Saturday, July 26, 2014

Review: A Synthesized Satircal Look Into the Future

The future of America: a favorite theme to explore in media. What will happen in the near but distant future? Will there be a Zombie Apocalypse or maybe purge of humans in a fight to the death or maybe the media will take control and regulate consumerism. The options are plentiful and a great jumping off point for new works. In the ambitious satire The Travels, the future of the Good Ol U. S. of A. is a colorful world where the face of the country spews lies about the most perfect place on Earth in attempts to maintain order.
Billed as an epic play with music, Aaron Ricciardi's piece, with music by Kelly Hoppenjans and lyrics by Ricciardi, we learn the country we love is no more. Virtually cut off from the rest of the outside world, Mr. Travels and his travel partner Warren appear on a television program that scares the citizens into thinking the same way and deciding what is right and wrong. Ricciardi's play is full-blown social commentary with a compelling concept. As the world slowly evolves, we meet an assortment of characters who reveal truths and lies. The play beings with grand comedy and musical interludes, never afraid for shock value. But as the comedy diminishes and the dramatic beings to take center stage, the intentions become transparent. Riccardi does a stellar job at offering clever parallels but the more pointed the parallels became, the less affective they were. Since it is technically a musical, Hoppenjans and Ricciardi's music was quite fun, capitalizing on the electronic music feel of the world. However the most daring move Ricciardi and director Travis Greisler made was with the ending of the show. After a big climatic change to the world the character's knew, the lights rise on the audience and one of the actors, perhaps out of character, offers a poignant address. And that's the end.  It is always very dangerous ending a musical without a song. Unless it's a moment that is well deserved, like in The Scottsboro Boys, a musical ending is almost essential.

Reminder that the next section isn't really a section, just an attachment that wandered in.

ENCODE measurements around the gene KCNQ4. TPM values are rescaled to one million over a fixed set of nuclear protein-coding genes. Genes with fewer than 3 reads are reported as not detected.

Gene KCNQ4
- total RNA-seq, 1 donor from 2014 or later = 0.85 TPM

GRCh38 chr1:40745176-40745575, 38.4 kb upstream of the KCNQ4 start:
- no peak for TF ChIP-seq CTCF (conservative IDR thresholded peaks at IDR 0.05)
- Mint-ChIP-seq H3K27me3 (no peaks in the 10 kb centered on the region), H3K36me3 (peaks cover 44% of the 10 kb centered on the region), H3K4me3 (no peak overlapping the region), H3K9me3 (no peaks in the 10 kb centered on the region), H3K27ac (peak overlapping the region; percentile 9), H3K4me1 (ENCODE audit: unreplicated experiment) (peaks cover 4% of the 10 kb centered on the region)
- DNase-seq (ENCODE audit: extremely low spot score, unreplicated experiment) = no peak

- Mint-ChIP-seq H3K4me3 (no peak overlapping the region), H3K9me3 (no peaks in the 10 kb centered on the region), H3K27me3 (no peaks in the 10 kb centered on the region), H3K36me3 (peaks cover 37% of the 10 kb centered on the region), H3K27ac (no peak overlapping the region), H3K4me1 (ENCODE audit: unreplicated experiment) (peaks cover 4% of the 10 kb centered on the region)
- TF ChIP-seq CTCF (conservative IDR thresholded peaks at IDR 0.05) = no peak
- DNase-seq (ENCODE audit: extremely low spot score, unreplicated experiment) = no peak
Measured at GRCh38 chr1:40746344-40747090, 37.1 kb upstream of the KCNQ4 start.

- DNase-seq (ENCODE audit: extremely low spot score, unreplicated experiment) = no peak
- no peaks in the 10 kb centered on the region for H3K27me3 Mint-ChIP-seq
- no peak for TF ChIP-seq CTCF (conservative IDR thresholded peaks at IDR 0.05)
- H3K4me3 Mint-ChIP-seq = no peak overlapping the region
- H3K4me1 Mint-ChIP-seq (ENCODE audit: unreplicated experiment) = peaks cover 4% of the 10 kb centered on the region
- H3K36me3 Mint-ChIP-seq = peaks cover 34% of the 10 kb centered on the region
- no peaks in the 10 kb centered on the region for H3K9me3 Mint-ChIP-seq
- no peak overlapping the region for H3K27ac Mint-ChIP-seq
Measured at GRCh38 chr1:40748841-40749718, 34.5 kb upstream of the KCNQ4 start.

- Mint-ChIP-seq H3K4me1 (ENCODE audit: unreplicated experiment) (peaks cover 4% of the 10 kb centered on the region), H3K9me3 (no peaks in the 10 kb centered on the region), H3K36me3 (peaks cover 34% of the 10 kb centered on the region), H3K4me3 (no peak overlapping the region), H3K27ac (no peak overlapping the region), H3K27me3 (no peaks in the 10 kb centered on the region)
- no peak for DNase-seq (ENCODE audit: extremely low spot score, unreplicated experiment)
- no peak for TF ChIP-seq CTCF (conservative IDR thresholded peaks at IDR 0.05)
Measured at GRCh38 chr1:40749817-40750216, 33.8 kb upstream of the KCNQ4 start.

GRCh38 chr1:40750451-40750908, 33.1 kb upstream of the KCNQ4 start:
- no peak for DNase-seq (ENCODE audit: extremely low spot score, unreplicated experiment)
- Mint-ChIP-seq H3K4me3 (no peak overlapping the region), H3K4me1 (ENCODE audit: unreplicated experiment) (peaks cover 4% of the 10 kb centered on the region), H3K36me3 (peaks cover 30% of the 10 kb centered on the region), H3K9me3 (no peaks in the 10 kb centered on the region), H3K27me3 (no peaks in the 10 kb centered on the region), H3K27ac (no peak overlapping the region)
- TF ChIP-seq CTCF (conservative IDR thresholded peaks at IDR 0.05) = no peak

photo courtesy of James Higgin
The colorful cast was a incredibly cohesive ensemble. Led by J. Anthony Crane and Luba Mason as Mr. and Mrs. Travel, both did a superb job with their grand characters. Matthew Patrick Quinn’s over the top expressions as Warren were wonderful, adding extensive layers by the end of the show. Holland Mariah Grossman created a brilliant sketch-like character with Teeny Travel. The peculiarities Grossman developed as Teeny added to the comedy of the world. Jamie Bogyo as the young, strapping, and na├»ve Adonis Perfect added a nice element of hilarity. His emotional turn toward the end was captivating.
Director Travis Greisler did a phenomenal job using the space with his innovative staging. Using the high-tech set Christopher Heilman created added a spark of curiosity, utilizing the absurdness to his advantage. Aided by the orchestrations, Greisler instantly set up the odd show-like atmosphere, forcing the audience to feel wonderfully uncomfortable. John Emmett O’Brien’s sound design was quite strong, adding to the bizarre feel of Ricciardi’s world. 
The Travels is a bold piece of theater. It's almost certain to be an audience polarizer. Untraditional works are scary but what's even scarier is if this is what America will turn into.

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